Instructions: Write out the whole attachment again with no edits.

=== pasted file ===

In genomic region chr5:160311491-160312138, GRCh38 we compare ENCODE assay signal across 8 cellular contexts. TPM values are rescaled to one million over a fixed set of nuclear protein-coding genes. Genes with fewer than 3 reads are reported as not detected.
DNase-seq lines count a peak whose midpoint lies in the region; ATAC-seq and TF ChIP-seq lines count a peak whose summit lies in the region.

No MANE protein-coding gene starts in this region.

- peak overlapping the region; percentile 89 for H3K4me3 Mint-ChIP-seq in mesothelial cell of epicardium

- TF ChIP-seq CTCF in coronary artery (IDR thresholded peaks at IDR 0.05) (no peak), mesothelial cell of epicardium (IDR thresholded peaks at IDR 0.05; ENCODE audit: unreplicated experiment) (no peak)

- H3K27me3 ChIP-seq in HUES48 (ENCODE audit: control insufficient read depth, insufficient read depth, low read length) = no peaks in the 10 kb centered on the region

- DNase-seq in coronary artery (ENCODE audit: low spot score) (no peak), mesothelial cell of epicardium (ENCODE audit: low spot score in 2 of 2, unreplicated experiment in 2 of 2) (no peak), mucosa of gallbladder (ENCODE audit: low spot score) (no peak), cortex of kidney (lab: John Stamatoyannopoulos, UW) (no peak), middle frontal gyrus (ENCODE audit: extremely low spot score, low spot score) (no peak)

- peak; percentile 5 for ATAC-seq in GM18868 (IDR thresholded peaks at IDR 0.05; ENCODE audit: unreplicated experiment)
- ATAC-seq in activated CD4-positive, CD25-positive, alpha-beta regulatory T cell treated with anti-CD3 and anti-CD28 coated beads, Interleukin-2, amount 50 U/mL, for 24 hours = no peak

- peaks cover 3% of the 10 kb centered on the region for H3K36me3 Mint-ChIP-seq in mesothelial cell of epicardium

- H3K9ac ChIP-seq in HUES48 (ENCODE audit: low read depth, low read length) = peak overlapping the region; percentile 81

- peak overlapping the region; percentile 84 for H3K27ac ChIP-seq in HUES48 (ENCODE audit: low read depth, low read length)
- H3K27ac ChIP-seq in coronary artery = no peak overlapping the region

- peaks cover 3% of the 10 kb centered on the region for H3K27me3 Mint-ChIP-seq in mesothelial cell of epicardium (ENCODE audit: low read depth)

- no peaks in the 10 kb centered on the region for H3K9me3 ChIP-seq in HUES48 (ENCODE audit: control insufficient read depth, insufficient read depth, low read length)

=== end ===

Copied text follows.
In genomic region chr5:160311491-160312138, GRCh38 we compare ENCODE assay signal across 8 cellular contexts. TPM values are rescaled to one million over a fixed set of nuclear protein-coding genes. Genes with fewer than 3 reads are reported as not detected.
DNase-seq lines count a peak whose midpoint lies in the region; ATAC-seq and TF ChIP-seq lines count a peak whose summit lies in the region.

No MANE protein-coding gene starts in this region.

- peak overlapping the region; percentile 89 for H3K4me3 Mint-ChIP-seq in mesothelial cell of epicardium

- TF ChIP-seq CTCF in coronary artery (IDR thresholded peaks at IDR 0.05) (no peak), mesothelial cell of epicardium (IDR thresholded peaks at IDR 0.05; ENCODE audit: unreplicated experiment) (no peak)

- H3K27me3 ChIP-seq in HUES48 (ENCODE audit: control insufficient read depth, insufficient read depth, low read length) = no peaks in the 10 kb centered on the region

- DNase-seq in coronary artery (ENCODE audit: low spot score) (no peak), mesothelial cell of epicardium (ENCODE audit: low spot score in 2 of 2, unreplicated experiment in 2 of 2) (no peak), mucosa of gallbladder (ENCODE audit: low spot score) (no peak), cortex of kidney (lab: John Stamatoyannopoulos, UW) (no peak), middle frontal gyrus (ENCODE audit: extremely low spot score, low spot score) (no peak)

- peak; percentile 5 for ATAC-seq in GM18868 (IDR thresholded peaks at IDR 0.05; ENCODE audit: unreplicated experiment)
- ATAC-seq in activated CD4-positive, CD25-positive, alpha-beta regulatory T cell treated with anti-CD3 and anti-CD28 coated beads, Interleukin-2, amount 50 U/mL, for 24 hours = no peak

- peaks cover 3% of the 10 kb centered on the region for H3K36me3 Mint-ChIP-seq in mesothelial cell of epicardium

- H3K9ac ChIP-seq in HUES48 (ENCODE audit: low read depth, low read length) = peak overlapping the region; percentile 81

- peak overlapping the region; percentile 84 for H3K27ac ChIP-seq in HUES48 (ENCODE audit: low read depth, low read length)
- H3K27ac ChIP-seq in coronary artery = no peak overlapping the region

- peaks cover 3% of the 10 kb centered on the region for H3K27me3 Mint-ChIP-seq in mesothelial cell of epicardium (ENCODE audit: low read depth)

- no peaks in the 10 kb centered on the region for H3K9me3 ChIP-seq in HUES48 (ENCODE audit: control insufficient read depth, insufficient read depth, low read length)